In the arena of the spy movie thriller, this shift in perspective is expressed in the transition from Bond to Bourne. Whereas James was fun loving when bandying his licence to kill about, Jason Bourne murders the bad guys with a haunted, harried gravitas. More importantly, while Bond is out cutting down sinister foreigners and their halting, Slavic accents, the character of Bourne is menaced by those on the inside – the same forces which have set him into motion in the first place – specifically the CIA. In the Bourne films, therefore, the danger comes from the very Imperial power which purports to guard and protect the world order.
Consequently the figure of James Bond can’t help but appear as gauche and gaudy, as something of a cliché, especially when set against the backdrop of a darker and more ambiguous political reality. The challenge Bond presents to the contemporary writer is one of how to situate 007 in a reality which has long since left him behind.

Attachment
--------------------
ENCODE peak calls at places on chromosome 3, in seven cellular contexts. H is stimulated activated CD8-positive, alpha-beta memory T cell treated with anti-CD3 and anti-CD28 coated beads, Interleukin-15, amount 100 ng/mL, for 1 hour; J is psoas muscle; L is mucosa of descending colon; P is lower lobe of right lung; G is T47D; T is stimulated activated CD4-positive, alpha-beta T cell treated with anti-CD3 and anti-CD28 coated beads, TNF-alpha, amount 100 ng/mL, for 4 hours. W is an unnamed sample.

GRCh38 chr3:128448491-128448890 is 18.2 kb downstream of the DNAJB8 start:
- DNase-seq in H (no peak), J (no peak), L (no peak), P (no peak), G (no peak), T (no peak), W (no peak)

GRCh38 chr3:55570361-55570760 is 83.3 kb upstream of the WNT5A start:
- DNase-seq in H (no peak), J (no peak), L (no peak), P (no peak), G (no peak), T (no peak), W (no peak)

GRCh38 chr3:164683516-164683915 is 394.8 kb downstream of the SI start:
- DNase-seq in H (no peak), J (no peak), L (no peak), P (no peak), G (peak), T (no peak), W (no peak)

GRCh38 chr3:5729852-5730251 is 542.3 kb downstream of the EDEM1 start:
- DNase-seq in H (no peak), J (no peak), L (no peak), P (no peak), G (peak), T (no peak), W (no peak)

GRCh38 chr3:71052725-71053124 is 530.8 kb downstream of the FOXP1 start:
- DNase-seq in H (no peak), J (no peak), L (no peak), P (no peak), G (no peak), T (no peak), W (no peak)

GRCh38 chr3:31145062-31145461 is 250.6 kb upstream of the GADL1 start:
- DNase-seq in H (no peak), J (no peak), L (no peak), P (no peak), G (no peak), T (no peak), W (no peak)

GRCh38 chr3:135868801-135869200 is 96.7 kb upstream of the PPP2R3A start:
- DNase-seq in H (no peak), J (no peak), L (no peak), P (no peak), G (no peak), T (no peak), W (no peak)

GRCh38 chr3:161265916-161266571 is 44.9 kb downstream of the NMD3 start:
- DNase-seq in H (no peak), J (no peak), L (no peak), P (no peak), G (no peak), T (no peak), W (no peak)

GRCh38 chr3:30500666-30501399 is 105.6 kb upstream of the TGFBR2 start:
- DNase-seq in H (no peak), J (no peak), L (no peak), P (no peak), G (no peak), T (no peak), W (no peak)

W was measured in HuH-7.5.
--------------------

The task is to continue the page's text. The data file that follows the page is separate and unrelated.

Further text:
The writers of Skyfall respond to the contradiction with the unconscious awareness and finesse of artists. They do so in two ways. Firstly, as already mentioned, they emphasise the character of James himself as an older, more out of touch figure whose aspect displays the ravages of time. In dealing with a more contemporary sense of political threat – the notion that the danger lies not in a constellation of sinister foreign elements, but in imperial power itself – the writers of Skyfall also respond admirably. Rather than portray the bad guy as an external, alien element, they create a character who was himself betrayed by the same institution of imperial power from which Bond emerges. The villain of the piece, played by Javier Bardem with a deliciously camp malevolence, is an ex spy who returns to wreak vengeance on the very British establishment which has unleashed him.